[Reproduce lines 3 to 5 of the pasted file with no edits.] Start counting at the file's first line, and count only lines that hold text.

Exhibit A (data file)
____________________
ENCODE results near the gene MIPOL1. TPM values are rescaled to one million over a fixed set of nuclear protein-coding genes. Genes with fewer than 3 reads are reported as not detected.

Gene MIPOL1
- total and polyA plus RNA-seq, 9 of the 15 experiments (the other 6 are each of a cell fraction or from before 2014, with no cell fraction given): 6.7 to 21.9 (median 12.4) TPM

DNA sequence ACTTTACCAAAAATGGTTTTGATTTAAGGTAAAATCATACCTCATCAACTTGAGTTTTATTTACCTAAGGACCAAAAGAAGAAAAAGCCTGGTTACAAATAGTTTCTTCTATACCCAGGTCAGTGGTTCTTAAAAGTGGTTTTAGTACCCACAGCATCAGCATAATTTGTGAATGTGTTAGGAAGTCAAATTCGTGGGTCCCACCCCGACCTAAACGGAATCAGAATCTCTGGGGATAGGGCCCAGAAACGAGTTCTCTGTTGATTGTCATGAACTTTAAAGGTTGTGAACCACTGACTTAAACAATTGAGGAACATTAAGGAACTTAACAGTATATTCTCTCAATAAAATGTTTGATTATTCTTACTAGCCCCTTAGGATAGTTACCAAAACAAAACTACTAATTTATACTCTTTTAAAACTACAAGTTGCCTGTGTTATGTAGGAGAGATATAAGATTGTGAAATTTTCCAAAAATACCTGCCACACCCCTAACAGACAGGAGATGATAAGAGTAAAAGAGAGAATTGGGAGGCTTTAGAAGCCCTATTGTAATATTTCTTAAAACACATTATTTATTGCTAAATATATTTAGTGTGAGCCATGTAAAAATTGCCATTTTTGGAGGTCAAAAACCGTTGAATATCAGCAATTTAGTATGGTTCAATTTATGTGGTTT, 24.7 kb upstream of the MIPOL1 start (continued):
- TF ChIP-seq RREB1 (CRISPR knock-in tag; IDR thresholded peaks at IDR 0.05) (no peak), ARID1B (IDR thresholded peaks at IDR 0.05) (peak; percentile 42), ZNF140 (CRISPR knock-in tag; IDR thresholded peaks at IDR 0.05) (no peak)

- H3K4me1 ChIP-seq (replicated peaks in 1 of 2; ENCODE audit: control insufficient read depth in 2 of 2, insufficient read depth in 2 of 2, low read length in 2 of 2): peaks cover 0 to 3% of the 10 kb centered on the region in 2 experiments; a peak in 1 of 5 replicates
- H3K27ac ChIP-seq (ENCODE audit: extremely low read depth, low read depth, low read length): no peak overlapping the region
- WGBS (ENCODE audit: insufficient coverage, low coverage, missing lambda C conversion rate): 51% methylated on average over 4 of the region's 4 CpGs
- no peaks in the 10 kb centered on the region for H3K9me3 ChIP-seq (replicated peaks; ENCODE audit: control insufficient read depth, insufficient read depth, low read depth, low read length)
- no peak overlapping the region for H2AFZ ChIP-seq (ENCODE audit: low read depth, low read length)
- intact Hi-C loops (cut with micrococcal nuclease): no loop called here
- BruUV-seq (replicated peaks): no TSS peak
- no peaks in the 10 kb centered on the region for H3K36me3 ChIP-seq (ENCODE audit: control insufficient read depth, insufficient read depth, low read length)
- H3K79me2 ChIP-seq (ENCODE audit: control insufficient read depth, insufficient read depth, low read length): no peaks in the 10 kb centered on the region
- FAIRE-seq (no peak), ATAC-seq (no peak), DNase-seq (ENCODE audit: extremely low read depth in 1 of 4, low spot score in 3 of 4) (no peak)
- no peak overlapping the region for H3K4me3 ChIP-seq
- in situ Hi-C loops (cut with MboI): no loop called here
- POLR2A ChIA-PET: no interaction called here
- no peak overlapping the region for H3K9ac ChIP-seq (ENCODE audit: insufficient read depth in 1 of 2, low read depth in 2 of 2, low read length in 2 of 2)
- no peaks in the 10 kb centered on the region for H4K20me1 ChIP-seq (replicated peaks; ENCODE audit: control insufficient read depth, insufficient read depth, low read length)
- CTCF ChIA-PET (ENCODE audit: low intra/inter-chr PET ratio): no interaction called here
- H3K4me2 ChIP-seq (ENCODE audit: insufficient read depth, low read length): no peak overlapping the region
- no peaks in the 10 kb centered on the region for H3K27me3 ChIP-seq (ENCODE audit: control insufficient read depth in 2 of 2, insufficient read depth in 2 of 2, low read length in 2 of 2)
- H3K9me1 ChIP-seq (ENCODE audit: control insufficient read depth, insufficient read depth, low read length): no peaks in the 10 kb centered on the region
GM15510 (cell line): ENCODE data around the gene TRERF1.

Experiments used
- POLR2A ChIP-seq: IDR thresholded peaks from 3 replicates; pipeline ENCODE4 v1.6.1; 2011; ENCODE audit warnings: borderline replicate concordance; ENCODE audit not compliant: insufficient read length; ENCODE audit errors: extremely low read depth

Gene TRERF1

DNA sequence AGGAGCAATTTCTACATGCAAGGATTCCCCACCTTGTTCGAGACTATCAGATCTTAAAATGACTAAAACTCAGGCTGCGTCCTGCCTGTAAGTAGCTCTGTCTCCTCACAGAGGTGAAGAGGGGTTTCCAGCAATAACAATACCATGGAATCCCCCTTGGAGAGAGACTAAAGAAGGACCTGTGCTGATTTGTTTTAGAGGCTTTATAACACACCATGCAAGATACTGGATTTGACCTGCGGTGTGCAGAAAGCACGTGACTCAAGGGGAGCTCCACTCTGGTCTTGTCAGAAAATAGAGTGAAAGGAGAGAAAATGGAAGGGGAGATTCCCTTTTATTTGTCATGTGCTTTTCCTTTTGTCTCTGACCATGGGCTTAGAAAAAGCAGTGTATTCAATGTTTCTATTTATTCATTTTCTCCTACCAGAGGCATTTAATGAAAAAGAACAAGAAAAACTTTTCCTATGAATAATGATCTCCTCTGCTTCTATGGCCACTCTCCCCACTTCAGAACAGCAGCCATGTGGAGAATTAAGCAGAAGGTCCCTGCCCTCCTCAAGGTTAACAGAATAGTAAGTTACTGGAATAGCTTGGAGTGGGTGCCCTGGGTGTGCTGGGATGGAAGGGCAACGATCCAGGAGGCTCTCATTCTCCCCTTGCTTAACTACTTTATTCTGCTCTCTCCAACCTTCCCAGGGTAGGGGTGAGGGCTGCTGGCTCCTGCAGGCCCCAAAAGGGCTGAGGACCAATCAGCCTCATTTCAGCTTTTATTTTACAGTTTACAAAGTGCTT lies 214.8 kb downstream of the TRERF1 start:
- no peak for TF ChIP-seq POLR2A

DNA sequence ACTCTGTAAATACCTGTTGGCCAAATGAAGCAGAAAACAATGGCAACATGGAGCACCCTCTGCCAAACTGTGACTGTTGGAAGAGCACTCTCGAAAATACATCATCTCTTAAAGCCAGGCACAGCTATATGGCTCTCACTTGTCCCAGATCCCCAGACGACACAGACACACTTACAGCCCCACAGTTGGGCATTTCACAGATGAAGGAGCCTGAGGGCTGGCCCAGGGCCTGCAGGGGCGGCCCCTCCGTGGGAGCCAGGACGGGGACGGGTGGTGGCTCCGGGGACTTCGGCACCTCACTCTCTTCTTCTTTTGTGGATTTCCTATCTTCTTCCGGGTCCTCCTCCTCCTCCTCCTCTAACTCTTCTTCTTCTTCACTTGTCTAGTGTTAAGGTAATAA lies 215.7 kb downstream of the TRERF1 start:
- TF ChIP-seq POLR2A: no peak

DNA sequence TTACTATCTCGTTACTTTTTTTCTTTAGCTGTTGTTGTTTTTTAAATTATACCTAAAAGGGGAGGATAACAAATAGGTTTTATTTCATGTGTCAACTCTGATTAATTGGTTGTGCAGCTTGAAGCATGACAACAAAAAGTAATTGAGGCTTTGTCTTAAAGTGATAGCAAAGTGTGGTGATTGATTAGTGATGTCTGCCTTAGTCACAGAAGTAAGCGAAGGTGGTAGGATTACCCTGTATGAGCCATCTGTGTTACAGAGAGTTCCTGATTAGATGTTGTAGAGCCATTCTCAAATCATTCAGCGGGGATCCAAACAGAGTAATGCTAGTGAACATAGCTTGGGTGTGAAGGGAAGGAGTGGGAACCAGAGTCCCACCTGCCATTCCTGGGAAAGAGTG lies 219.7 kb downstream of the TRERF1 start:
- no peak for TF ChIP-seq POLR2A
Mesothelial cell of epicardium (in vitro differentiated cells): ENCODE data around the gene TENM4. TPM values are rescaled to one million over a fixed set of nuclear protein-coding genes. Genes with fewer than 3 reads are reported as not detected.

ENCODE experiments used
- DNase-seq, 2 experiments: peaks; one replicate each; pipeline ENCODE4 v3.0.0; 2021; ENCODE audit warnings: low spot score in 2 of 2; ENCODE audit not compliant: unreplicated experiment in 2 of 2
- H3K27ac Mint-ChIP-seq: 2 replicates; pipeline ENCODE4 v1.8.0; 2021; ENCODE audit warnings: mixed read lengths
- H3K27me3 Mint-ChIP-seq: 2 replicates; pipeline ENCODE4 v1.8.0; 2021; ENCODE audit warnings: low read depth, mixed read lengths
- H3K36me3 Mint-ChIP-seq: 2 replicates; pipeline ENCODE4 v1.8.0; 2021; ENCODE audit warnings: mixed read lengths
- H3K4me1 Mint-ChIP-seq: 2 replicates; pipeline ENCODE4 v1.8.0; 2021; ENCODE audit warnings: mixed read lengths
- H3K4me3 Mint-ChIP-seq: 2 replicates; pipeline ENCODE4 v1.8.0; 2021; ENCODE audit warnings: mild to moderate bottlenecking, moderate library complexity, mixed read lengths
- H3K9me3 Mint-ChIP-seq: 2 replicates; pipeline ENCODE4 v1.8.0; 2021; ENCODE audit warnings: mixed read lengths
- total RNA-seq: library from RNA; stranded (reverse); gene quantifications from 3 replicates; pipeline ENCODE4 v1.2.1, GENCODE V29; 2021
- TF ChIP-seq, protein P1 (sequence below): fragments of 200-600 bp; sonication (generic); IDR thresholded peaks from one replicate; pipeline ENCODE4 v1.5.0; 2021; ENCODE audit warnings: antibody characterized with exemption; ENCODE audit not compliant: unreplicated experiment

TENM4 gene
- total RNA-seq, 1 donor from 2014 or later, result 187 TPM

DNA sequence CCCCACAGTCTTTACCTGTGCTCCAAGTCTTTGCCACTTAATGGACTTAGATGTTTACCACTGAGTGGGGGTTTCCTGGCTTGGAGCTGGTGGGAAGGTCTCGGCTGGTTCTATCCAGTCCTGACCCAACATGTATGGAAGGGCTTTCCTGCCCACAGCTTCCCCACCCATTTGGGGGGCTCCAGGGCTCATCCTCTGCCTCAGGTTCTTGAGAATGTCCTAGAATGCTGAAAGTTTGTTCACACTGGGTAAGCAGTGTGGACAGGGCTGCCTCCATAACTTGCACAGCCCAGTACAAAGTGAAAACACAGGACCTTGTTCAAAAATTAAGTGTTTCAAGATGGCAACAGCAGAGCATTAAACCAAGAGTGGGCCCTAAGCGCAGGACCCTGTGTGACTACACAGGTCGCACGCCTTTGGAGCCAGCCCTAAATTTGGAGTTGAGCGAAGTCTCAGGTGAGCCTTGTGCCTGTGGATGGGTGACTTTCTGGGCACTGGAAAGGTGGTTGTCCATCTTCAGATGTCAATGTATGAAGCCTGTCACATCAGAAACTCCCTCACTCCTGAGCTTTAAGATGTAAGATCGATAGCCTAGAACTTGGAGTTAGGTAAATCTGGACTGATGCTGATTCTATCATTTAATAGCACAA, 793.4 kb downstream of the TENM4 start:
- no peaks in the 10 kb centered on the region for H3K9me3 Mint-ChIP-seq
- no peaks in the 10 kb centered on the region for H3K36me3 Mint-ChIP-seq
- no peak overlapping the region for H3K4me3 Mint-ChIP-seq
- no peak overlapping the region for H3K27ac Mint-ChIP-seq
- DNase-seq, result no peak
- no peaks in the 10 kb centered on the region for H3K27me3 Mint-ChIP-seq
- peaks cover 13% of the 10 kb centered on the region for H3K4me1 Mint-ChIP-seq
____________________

- total and polyA plus RNA-seq, 9 of the 15 experiments (the other 6 are each of a cell fraction or from before 2014, with no cell fraction given): 6.7 to 21.9 (median 12.4) TPM

DNA sequence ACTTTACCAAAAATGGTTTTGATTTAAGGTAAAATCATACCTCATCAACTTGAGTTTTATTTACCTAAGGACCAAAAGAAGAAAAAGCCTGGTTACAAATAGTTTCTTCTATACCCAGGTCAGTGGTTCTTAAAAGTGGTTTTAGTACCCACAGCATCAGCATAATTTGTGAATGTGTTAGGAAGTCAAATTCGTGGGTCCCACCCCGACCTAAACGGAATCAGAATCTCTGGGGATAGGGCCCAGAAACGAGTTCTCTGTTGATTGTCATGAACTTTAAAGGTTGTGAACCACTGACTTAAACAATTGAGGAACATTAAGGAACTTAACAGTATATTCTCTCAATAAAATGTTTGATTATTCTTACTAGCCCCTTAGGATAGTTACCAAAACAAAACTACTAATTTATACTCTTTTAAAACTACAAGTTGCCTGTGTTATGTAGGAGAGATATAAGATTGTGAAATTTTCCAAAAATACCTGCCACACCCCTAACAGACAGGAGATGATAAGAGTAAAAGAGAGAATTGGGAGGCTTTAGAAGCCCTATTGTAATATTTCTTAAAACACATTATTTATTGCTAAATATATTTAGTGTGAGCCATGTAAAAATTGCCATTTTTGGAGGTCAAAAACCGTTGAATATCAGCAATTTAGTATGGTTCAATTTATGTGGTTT, 24.7 kb upstream of the MIPOL1 start (continued):
- TF ChIP-seq RREB1 (CRISPR knock-in tag; IDR thresholded peaks at IDR 0.05) (no peak), ARID1B (IDR thresholded peaks at IDR 0.05) (peak; percentile 42), ZNF140 (CRISPR knock-in tag; IDR thresholded peaks at IDR 0.05) (no peak)